Outlined during this presentation will be an example of how the following strength systems are
applied to the international level fast bowler, and how the process of technical, tactical and physical
development is integrated by the Strength & Conditioning coach, Fast Bowling coach and the
individual athlete.

Training systems for strength:
1. Eccentric loading.
2. High load speed strength.
3. Low load speed strength.
4. Ballistic training.
5. Plyometrics training.

Conclusion: Whilst there has been recent negativity surrounding strength training for fast bowlers
this perception has been because of a lack of understanding of what current methods are being
used. A common misconception is that strength training means making athletes bigger. When a
sport-specific demands analysis is completed correctly, strength training programs can greatly
assist fast bowling performance. In fact, with the modern international schedule, its absolutely
necessary to maintain sustained high performance.

Acknowledgements: Many thanks to Dr Mike McGuigan from the New Zealand Academy of Sport,
Dr Marc Portus for his assistance with this paper, as well as the numerous members of the fast
bowling technical panel for their collective thoughts and ideas over the past 4 years.

Pyne,D.B., Duthie,G.M., Saunders,P.U., Petersen,C.A., & Portus,M.R. Anthropometric and
strength correlates of fast bowling speed in junior and senior cricketers. Strength Cond Res.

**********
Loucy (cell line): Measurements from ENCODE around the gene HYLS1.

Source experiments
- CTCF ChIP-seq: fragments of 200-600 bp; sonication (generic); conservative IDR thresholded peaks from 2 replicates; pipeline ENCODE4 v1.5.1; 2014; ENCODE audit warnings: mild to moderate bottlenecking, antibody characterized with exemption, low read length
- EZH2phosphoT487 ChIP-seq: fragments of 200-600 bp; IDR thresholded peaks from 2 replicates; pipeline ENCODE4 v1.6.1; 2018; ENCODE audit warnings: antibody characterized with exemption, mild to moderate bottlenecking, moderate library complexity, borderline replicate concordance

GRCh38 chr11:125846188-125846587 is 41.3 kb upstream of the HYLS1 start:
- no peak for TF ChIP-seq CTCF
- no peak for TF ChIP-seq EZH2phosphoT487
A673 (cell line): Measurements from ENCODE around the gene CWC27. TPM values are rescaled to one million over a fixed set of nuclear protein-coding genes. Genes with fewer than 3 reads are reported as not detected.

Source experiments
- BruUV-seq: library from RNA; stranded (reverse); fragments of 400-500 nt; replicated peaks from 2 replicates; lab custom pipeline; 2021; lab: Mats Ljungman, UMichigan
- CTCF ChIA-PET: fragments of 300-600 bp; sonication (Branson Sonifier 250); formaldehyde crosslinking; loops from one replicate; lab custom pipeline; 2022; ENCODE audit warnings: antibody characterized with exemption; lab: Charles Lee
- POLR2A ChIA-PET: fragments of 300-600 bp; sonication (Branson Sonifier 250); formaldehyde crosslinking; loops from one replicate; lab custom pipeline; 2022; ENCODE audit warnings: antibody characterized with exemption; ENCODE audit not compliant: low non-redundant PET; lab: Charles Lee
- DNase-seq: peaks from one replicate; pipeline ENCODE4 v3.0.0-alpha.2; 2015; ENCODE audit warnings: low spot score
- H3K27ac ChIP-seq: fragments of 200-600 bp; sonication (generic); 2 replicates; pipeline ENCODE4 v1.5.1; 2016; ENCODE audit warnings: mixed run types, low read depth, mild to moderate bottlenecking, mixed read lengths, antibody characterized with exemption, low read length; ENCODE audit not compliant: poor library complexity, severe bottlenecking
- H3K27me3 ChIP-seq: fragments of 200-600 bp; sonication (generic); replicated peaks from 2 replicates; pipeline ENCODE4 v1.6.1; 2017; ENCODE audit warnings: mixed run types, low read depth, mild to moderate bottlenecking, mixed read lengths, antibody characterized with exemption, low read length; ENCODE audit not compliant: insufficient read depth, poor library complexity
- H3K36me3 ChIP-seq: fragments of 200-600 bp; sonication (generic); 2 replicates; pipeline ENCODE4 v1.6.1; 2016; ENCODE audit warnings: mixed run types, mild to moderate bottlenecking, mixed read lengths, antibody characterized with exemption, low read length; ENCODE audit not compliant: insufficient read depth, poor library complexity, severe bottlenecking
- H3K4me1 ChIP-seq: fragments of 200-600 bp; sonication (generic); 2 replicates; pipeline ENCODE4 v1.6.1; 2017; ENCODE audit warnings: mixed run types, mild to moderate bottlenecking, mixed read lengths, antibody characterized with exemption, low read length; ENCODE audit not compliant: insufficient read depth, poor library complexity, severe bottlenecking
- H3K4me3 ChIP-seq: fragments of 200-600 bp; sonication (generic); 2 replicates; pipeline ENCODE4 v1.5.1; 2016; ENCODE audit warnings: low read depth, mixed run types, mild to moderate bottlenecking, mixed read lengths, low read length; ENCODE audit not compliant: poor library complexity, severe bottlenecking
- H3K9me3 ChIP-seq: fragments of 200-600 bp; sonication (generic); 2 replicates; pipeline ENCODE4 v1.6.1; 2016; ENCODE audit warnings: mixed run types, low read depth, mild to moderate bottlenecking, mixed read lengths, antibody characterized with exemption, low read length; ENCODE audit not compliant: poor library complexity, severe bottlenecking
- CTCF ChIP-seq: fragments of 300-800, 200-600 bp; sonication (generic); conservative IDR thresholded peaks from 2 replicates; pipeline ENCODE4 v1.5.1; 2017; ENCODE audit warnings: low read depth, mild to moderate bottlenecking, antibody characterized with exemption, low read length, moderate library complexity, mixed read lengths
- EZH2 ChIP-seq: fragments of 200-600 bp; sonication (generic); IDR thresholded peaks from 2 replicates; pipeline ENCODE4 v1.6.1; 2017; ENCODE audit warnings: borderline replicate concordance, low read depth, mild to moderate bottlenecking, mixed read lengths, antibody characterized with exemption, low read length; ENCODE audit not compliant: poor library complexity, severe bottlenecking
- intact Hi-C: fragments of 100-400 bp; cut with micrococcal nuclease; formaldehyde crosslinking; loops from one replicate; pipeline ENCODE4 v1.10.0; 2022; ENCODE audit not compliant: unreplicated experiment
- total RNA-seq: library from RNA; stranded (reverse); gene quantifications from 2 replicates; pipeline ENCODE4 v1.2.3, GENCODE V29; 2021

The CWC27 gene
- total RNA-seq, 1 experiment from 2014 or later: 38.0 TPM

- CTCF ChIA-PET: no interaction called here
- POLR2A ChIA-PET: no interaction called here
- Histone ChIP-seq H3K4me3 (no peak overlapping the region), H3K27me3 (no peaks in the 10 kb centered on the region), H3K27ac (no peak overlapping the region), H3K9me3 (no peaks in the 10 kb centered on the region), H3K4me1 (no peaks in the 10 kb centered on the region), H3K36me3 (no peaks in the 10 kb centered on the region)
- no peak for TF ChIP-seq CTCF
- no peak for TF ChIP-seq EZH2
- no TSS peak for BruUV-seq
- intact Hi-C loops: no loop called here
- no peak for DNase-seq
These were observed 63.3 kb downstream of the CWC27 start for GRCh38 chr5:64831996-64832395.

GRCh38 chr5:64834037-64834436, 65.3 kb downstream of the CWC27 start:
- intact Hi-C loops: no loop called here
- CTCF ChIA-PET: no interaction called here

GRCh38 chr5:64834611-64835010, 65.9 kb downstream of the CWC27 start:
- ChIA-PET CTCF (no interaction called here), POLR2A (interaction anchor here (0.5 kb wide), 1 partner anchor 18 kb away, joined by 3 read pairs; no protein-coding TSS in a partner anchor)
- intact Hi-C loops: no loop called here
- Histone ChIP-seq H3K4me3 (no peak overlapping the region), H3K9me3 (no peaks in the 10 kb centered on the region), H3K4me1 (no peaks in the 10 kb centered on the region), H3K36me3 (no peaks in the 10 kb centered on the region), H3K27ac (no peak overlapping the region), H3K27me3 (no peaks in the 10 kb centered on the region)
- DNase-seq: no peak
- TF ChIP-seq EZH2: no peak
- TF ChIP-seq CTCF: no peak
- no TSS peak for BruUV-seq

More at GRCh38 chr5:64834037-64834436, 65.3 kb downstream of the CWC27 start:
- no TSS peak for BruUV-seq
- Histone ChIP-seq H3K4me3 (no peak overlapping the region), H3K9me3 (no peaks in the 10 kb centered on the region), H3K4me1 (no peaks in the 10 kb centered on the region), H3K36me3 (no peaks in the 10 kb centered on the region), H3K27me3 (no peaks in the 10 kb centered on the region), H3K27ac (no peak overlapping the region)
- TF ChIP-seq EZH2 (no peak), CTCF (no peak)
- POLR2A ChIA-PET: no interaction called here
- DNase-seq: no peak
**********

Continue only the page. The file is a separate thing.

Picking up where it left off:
Bartlett, L.R., Storey, M.D., & Simmons, B.B. Measurement of Upper Extremity Torque Production
and its relationship to Throwing Speed in the Competitive Athlete. American Journal of Sport
Medicine.17: 89-96, 1998.

Bartonietz, K., Javelin Throwing: An approach to performance development. In Zatsiorsky, V. (Ed),
Biomechanics in Sport. London: Blackwell science LTD. Pp.401-434, 2000.

Gambetta, V. Athletic Development; The Art & Science of Functional sports conditioning. Human
Kinetics. Lower Mitcham. South Australia. 2007.

Grimshaw, P., Lees, A., Fowler, N. & Burden, A. Sport & Exercise Biomechanics. Taylor & Fransis
group. New York. US. 2006.

Mac Williams, B, Choi, T., Perezous, M., Chao, E., & McFarland, E. Characteristic Ground

Reaction Forces in Baseball Pitching. The American Journal of Sports Medicine, 26(1): 66-71,

Matsuo, T., Escamila, R.F., Fleisig, G.S., Barrentine, S.W., & Andrews, J.R. Comparison of
kinematic and temporal parameters between different pitch velocity groups. Journal of Applied

Biomechanics, 17(1): 1-13, 2001.

Orchard, J., James, T., Kountouris, A., Portus, M. Injury Report 2008. Cricket Australia Centre of
Excellence. 2008.

Phillips, E., Portus, M., Davids, K., Brown, N., Renshaw, I. (2010). How do our ‘quicks’ generate
pace? A cross sectional analysis of the Cricket Australia pace pathway. In M. Portus (Ed.)

Conference proceedings from Conference of Science, Medicine & Coaching in Cricket, Cricket
Australia, Brisbane.

Wixted, A., Spratford, W., Davis, M., Portus, M., James, D. (2010) Wearable sensors for on field
near real time detection of illegal bowling actions, In M. Portus (Ed.) Conference proceedings from

Conference of Science, Medicine & Coaching in Cricket, Cricket Australia, Brisbane.
Zatsiorsky, V. Kraemer, W. Science and Practice of Strength Training.2nd Ed. Human Kinetics.
Lower Mitcham. South Australia. 2006.


09 Mar 15 at 10:21

Hi Guys,

Our season for summer finished last week with us losing at the semi-finals here in Australia.i am preparing for Winter comp 20/20 matches and we don't have any nets session as we did in summer.Does anyone have any idea of any other sport to develop my hand-eye co-ordination? or even practice methods i can do on my own and also fitness for cricket to get ready for next summer during winter. I am 36 yrs old now.